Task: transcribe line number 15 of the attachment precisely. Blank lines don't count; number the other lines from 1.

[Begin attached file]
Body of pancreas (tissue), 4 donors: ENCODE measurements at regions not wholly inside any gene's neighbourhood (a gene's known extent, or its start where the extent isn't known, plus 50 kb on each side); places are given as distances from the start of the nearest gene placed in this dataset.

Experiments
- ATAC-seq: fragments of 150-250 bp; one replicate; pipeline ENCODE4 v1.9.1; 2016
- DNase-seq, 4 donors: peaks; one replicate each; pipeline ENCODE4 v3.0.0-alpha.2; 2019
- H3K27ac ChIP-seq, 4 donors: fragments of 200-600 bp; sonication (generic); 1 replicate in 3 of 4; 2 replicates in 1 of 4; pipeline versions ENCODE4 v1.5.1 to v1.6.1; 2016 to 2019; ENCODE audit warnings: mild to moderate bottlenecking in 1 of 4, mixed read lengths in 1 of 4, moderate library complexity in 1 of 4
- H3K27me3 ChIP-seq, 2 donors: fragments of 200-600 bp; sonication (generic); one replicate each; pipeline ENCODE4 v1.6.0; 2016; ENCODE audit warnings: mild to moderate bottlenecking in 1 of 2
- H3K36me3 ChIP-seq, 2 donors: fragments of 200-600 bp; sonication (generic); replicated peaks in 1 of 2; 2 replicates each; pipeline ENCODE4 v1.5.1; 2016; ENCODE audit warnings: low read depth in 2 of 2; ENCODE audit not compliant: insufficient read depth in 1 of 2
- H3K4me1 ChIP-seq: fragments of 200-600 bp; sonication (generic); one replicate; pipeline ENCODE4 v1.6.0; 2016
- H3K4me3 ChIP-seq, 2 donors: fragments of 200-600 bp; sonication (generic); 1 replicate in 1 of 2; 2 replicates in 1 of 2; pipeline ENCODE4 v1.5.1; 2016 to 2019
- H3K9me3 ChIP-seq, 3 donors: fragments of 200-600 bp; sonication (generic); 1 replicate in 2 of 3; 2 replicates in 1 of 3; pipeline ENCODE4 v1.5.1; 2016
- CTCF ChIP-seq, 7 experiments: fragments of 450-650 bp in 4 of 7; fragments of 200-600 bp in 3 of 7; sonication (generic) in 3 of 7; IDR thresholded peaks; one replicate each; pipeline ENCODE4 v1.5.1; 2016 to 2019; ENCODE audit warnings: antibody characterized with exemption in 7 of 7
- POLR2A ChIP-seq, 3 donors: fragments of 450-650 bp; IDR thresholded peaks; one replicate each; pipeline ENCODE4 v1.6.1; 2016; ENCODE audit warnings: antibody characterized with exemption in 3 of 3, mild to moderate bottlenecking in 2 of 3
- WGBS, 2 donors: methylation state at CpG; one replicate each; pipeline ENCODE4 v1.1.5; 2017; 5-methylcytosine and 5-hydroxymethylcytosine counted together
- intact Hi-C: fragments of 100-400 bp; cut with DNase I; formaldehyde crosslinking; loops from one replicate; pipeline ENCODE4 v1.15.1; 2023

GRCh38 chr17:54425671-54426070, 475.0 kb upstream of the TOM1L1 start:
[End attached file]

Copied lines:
GRCh38 chr17:54425671-54426070, 475.0 kb upstream of the TOM1L1 start: